It wasn't the most secure arrangement, but I didn't worry too much.
For one thing, my apartment was on the second story above Mrs. Browne's
Olde World Bakery. Mogwai's route to the screen porch involved a
series of feline acrobatics, dumpster to fence to porch, that I
doubted many humans could duplicate.
As for non-humans... well. Those who were my friends, I trusted.
As far as I knew, those who weren't didn't want much of anything
to do with me.
I slung my folding chair in the carrying case over my shoulder,
locked the apartment behind me and headed down the stairs into the
alley alongside the park. In the front of the bakery, there was
a line of tourists spilling out the door and down the sidewalk.
There always was this time of year. Most locals would avoid the
place until after Labor Day.
It was quiet in the rear of the bakery. That was where the magic
happened, but it happened in the wee hours of the night, after the
bars had closed and the last tourist had staggered home, before
the sun rose.
Cutting through the park, I headed for the river, dodging meandering
families pushing strollers, small children clutching ice-cream cones
that melted and dripped down their chubby hands.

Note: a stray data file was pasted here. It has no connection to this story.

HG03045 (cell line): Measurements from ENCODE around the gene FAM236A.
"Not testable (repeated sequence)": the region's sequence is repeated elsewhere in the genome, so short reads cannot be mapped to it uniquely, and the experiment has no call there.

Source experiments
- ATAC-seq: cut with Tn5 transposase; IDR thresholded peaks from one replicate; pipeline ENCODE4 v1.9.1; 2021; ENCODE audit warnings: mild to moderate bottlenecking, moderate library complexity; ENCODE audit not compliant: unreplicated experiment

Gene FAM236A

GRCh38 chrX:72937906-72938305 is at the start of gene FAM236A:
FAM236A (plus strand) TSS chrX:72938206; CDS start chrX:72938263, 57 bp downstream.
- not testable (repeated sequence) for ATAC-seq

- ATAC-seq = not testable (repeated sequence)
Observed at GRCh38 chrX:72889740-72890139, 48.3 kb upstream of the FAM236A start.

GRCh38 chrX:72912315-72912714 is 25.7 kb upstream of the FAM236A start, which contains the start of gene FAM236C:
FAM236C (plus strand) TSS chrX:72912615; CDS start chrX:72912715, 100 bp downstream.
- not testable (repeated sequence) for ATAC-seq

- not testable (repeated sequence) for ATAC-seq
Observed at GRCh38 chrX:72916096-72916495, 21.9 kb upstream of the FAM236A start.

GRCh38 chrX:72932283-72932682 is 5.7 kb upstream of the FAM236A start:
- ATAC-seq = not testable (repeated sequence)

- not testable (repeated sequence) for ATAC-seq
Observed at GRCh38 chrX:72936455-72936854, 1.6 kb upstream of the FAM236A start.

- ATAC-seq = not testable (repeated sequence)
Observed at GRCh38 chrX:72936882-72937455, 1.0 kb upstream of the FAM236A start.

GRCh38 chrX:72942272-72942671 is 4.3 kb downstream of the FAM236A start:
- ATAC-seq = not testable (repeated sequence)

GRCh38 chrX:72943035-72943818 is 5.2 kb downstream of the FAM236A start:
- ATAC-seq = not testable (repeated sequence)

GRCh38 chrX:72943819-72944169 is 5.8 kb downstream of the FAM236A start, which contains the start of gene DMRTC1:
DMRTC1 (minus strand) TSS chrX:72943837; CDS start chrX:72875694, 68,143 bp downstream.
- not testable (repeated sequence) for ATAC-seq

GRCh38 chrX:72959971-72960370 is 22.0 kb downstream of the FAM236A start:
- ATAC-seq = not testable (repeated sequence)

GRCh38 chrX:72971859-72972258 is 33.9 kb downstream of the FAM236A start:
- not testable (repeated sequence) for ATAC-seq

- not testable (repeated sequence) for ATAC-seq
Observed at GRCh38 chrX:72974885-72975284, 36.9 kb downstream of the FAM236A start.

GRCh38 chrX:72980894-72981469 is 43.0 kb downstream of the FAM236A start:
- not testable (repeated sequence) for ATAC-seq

It could be a pain if you're in a hurry, but I wasn't, so it made
me smile. I still remembered my first ice-cream cone. It was Blue
Moon, a single scoop in a kiddy cone. If you've never had it, I
can't even begin to describe it.
Truth is, for all its quirks and flaws, I love this town. I wasn't
born here, but I was conceived here. And when my mom returned here
four years later, a desperate young single mother with a half-human
child who couldn't manage to fit into the mundane world outside,
Pemkowet took us in.
Twenty years later, I'm still glad to be here.
My feeling of benevolent well-being persisted the entire two blocks
it took to reach the gazebo. The gazebo was perched in a smaller
park alongside the river. It was a fanciful structure of white gingerbread
wicker strung with white Christmas lights, dim in the still-bright
daylight. The band was setting up and a good-sized crowd had already
gathered, locals and tourists alike. The river sparkled in the sunlight.
It had its own unique smell, dank and green and a little fishy,
yet somehow appealing.
The hand-cranked chain ferry, its curlicued canopy also painted
white, was making its way across the river, the big chain rattling
as a pair of small boys hauled furiously at the crank, their efforts
encouraged by the amused operator in the best Tom Sawyer tradition.
I'd begged for a chance to turn the crank when I was a kid, too.
Beside the ferry landing, a massive weeping willow trailed an abundance
of graceful branches into the water. Beneath its green shadow, tourists
fed popcorn to the ducks, the adults hoping for a glimpse of something
more eldritch and exotic, the children delighted to settle for greedy
Life was good. A vast affection filled me, making me feel warm